Why the total emphasis only on “Rank”…?




In the Defence Services — whereas on the one hand — supersession is a total “lose-lose” situation — on the other hand — promotion is a total “win-win” situation.

Do you remember the story of the “pep talk” at the beginning of this blog post…?

Doesn’t this convince you that the advice given to us by that pragmatic officer was absolutely correct…?

“The primary aim of an officer is to get promoted to high rank at any cost…”


All other “dictums” and “Honour Codes” like “Chetwode Credo” and “mottos” like “Service Before Self” etc — these are mere slogans meant for lip-service.


As I told you — this wise officer was not a hypocrite — he “walked his talk” — unlike many other senior officers — who mouth platitudes about “military ethos and service values” before their juniors — but do exactly the opposite in their actions — in order to achieve their overweening career ambitions.


This astute officer had encapsulated OLQ in a nutshell:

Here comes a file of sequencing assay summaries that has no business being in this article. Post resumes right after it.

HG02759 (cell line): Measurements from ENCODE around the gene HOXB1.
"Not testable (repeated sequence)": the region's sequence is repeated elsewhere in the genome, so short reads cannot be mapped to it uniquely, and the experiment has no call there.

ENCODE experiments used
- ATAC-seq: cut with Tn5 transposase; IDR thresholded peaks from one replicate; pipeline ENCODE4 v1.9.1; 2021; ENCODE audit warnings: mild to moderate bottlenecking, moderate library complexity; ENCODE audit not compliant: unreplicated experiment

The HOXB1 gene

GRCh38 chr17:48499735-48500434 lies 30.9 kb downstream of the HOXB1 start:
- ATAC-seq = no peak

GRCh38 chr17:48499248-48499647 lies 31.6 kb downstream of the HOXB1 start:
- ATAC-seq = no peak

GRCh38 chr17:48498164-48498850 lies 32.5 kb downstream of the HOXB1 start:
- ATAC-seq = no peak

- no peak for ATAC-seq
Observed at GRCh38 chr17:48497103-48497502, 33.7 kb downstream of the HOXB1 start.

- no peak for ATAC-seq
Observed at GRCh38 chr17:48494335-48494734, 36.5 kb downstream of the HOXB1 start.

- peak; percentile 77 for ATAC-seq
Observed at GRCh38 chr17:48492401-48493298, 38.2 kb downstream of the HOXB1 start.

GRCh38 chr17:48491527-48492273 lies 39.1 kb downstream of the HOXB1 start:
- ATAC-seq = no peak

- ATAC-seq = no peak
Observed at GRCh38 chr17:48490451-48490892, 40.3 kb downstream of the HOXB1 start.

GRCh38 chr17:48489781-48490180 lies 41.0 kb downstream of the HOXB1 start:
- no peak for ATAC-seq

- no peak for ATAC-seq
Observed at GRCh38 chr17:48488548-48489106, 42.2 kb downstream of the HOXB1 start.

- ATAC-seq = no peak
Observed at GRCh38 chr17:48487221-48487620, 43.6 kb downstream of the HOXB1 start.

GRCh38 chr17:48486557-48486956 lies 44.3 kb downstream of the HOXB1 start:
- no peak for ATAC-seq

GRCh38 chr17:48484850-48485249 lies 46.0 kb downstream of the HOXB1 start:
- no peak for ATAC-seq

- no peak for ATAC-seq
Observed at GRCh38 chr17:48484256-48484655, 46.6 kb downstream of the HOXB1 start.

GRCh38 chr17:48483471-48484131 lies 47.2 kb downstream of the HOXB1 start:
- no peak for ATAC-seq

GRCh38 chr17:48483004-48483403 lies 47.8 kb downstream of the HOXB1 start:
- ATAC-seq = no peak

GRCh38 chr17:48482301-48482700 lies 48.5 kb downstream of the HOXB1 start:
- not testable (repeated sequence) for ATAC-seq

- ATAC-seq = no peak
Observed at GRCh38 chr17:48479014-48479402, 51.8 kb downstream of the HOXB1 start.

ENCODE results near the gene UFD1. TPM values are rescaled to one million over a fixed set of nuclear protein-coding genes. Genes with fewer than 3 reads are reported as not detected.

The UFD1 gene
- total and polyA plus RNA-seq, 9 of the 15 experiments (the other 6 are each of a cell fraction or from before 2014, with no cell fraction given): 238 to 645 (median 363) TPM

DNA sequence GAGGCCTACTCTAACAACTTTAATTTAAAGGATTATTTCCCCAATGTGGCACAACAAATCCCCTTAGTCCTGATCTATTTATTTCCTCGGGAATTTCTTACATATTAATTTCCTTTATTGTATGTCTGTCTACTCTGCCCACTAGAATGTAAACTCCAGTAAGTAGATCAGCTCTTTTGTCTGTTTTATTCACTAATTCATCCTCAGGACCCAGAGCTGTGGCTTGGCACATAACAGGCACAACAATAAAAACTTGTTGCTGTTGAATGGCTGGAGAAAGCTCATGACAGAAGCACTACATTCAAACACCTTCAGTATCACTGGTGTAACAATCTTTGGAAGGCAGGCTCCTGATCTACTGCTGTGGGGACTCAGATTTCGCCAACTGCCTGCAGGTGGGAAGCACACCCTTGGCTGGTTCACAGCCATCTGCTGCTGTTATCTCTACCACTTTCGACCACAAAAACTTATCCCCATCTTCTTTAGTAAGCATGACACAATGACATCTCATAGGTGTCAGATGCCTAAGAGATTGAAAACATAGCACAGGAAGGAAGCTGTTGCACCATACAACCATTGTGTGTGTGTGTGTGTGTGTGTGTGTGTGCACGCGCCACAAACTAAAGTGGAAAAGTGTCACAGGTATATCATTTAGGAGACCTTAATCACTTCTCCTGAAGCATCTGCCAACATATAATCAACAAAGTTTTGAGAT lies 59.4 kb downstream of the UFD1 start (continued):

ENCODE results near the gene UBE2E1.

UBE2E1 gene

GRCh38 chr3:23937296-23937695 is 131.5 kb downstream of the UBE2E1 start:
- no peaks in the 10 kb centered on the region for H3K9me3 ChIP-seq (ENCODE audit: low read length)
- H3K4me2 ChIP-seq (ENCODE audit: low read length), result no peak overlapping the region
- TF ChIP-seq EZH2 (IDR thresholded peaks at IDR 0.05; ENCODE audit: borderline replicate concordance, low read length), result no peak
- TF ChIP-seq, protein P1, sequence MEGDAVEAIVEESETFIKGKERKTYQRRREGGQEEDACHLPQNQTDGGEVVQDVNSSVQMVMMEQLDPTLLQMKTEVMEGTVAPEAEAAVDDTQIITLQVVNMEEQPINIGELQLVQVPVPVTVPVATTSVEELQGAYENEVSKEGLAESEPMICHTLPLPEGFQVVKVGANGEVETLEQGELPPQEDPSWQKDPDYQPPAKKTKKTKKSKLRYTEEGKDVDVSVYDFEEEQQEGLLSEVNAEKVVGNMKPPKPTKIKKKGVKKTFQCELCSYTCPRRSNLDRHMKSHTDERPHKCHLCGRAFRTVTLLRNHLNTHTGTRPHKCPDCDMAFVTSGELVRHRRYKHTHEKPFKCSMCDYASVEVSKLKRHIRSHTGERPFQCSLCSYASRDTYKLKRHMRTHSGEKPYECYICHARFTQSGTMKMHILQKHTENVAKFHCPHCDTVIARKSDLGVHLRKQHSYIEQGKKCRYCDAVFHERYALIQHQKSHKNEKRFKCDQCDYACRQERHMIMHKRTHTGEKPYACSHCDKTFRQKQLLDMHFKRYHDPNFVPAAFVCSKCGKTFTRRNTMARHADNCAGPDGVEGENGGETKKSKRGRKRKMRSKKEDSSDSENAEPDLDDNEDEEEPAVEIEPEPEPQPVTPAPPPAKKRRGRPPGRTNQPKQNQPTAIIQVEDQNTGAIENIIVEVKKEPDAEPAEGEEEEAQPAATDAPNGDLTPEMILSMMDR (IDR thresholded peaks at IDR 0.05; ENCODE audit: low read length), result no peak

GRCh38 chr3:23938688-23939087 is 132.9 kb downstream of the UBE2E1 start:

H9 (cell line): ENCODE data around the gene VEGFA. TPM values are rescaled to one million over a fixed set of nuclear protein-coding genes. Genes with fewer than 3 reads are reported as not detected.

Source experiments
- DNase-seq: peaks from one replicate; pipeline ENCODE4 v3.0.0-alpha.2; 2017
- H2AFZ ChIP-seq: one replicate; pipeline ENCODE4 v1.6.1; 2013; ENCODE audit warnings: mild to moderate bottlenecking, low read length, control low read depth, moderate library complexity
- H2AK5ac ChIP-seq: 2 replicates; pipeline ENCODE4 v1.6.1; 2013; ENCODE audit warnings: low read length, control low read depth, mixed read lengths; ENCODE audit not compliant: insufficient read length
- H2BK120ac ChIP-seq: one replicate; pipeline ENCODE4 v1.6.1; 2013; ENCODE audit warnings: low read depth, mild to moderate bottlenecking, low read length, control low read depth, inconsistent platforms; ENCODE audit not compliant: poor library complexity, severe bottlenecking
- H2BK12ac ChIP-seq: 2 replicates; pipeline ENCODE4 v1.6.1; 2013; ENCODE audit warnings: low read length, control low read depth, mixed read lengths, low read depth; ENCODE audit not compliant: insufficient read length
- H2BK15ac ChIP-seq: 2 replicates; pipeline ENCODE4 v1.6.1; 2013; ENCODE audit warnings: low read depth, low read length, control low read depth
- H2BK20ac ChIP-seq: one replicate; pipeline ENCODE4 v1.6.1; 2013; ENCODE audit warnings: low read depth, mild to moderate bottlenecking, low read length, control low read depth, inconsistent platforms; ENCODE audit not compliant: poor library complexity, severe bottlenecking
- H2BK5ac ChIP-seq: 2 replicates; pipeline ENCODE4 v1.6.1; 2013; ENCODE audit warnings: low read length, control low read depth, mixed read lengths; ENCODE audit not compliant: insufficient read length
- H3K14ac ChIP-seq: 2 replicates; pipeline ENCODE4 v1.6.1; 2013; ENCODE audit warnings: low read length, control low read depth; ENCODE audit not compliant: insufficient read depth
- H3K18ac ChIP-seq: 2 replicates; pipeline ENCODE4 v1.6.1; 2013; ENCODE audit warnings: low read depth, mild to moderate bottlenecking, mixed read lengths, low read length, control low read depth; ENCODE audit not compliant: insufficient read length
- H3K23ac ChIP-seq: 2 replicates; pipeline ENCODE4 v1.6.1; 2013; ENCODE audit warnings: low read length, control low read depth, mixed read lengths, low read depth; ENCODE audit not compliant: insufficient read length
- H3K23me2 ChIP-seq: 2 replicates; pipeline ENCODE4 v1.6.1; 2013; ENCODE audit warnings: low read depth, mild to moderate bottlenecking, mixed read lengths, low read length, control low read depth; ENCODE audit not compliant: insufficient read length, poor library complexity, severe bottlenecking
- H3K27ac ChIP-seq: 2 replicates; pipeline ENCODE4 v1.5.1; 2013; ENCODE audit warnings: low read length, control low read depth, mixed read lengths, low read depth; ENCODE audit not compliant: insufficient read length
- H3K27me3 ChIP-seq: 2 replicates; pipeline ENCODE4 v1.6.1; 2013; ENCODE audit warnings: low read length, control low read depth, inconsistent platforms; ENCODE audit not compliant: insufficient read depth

“The primary aim of an officer is to get promoted to high rank at any cost…”


Dear Reader — Do you agree…?



Copyright © Vikram Karve
1. If you share this post, please give due credit to the author Vikram Karve
2. Please DO NOT PLAGIARIZE. Please DO NOT Cut/Copy/Paste this post
© vikram karve., all rights reserved.


  1. This article is a fictional spoof, satire, pure fiction, just for fun and humor, no offence is meant to anyone, so take it with a pinch of salt and have a laugh.
  2. All stories in this blog are a work of fiction. Events, Places, Settings and Incidents narrated in the stories are a figment of my imagination. The characters do not exist and are purely imaginary. Any resemblance to persons, living or dead, is purely coincidental.
  3. E&OE

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Link to my source blog post in my Blog Academic and Creative Writing Journal Vikram Karve:

© vikram karve., all rights reserved.

This is a revised version of my article written by me Vikram Karve more than 7 years ago in 2015 and Posted by me online earlier in my Academic and Creative Writing Blog at 5/09/2015 10:07:00 PM at url: and later at url: and and and and and and etc

© vikram karve., all rights reserved.





A creative person with a zest for life, alumnus IIT Delhi, Lawrence School Lovedale, Vikram Karve is a retired Navy Officer turned full time Writer and Blogger

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Vikram Karve

Vikram Karve

A creative person with a zest for life, alumnus IIT Delhi, Lawrence School Lovedale, Vikram Karve is a retired Navy Officer turned full time Writer and Blogger